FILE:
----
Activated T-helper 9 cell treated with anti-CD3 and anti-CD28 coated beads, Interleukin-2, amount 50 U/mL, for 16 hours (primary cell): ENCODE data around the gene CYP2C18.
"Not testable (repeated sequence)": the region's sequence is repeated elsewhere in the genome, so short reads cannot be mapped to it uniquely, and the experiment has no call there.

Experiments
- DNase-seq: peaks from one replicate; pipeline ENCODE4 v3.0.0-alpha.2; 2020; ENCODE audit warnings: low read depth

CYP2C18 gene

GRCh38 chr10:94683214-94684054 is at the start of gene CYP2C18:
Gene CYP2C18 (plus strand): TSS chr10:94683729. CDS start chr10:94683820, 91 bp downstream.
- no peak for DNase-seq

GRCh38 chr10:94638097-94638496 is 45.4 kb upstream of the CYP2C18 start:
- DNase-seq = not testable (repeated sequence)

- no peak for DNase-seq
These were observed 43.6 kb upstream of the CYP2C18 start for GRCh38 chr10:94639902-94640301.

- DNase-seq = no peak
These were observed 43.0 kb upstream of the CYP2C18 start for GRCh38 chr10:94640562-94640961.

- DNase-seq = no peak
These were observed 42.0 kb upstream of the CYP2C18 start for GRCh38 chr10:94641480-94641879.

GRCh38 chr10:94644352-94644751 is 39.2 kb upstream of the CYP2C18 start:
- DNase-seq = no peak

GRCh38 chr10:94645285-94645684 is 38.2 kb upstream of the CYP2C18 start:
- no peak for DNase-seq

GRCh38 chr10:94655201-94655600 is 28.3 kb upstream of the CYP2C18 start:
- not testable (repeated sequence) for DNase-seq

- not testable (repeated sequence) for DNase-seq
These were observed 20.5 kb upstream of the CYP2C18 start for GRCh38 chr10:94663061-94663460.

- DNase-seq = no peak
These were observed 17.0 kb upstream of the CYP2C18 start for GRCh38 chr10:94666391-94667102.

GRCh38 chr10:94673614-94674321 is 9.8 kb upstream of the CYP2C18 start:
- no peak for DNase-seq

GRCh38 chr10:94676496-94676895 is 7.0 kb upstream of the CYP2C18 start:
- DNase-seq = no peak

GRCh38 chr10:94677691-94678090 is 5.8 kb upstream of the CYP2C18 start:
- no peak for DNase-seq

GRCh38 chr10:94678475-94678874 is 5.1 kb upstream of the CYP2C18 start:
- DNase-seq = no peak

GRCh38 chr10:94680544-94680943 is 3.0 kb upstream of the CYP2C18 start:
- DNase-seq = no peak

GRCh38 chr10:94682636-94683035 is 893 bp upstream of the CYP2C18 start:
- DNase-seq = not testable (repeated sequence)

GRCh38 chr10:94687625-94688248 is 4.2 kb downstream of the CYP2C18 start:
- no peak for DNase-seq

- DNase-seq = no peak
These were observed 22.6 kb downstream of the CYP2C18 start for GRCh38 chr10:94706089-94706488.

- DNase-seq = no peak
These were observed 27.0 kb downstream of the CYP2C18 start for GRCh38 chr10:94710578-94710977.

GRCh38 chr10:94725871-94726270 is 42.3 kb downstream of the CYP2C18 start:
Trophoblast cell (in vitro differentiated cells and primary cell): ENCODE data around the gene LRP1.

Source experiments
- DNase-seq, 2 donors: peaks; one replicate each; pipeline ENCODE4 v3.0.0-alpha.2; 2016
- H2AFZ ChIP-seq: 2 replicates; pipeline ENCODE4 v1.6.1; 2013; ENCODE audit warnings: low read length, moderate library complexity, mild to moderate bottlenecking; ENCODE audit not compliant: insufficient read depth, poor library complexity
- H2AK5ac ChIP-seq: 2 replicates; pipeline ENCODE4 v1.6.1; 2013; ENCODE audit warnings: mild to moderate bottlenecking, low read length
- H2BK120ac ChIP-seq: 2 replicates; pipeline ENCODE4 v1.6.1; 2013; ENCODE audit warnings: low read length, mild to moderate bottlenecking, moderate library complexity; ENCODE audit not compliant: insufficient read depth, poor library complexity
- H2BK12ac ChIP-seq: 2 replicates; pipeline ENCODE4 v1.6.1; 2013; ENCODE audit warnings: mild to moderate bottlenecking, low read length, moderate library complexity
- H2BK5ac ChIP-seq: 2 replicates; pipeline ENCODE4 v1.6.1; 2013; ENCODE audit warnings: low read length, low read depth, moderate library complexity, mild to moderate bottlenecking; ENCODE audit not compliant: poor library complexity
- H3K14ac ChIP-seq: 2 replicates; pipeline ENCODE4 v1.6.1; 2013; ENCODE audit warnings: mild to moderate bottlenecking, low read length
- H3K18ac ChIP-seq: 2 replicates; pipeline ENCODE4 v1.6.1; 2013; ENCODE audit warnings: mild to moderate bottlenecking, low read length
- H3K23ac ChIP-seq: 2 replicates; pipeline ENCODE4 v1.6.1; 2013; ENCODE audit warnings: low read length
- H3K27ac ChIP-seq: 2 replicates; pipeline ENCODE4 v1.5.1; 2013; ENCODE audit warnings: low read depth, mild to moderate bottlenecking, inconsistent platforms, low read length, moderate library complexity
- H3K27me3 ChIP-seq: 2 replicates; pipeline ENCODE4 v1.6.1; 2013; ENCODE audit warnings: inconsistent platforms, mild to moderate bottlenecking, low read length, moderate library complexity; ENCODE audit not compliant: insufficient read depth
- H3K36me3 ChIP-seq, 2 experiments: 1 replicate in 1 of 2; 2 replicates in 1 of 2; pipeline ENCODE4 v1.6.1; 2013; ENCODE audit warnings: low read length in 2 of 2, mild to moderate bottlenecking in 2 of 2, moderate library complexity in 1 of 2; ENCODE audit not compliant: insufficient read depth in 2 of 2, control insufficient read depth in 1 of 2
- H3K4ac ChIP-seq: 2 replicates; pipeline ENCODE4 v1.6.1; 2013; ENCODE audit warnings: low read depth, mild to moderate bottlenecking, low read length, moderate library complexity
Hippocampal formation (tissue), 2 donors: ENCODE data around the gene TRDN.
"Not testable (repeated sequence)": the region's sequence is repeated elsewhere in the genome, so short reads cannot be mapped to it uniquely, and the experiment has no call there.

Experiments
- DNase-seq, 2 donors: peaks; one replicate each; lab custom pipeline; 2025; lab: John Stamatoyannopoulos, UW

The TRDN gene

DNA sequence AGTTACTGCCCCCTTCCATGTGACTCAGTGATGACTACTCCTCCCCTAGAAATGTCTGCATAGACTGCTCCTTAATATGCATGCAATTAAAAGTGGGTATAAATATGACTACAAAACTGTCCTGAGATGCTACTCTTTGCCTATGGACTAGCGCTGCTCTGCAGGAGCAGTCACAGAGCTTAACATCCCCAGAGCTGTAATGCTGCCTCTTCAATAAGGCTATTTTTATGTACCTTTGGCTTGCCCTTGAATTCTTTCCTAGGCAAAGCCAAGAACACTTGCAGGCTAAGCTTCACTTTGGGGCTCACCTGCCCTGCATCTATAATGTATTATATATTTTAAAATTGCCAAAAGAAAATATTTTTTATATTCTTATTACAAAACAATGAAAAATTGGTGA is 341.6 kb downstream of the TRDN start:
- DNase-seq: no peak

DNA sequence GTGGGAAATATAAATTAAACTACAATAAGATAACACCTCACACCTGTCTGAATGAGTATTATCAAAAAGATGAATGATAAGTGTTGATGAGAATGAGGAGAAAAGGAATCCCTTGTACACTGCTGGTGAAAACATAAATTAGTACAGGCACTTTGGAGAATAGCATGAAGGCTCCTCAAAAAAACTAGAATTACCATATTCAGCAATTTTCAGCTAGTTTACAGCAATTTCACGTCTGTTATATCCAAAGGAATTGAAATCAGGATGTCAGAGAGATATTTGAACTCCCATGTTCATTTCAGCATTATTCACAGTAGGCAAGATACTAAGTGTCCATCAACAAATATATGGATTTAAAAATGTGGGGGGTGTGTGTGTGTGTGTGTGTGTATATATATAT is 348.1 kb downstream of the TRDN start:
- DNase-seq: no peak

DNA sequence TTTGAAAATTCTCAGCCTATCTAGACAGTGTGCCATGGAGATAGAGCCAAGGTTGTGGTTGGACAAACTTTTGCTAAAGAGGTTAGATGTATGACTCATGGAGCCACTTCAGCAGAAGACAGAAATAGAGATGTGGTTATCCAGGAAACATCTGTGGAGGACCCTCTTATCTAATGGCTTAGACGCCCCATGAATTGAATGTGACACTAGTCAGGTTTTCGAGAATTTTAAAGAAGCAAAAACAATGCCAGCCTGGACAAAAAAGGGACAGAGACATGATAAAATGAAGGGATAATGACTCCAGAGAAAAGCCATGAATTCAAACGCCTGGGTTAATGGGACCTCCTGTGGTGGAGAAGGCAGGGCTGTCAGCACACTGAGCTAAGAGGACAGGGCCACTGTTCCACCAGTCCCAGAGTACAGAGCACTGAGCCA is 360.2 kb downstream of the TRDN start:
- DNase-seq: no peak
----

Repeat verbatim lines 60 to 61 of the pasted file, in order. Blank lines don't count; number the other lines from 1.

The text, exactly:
- H3K4ac ChIP-seq: 2 replicates; pipeline ENCODE4 v1.6.1; 2013; ENCODE audit warnings: low read depth, mild to moderate bottlenecking, low read length, moderate library complexity
Hippocampal formation (tissue), 2 donors: ENCODE data around the gene TRDN.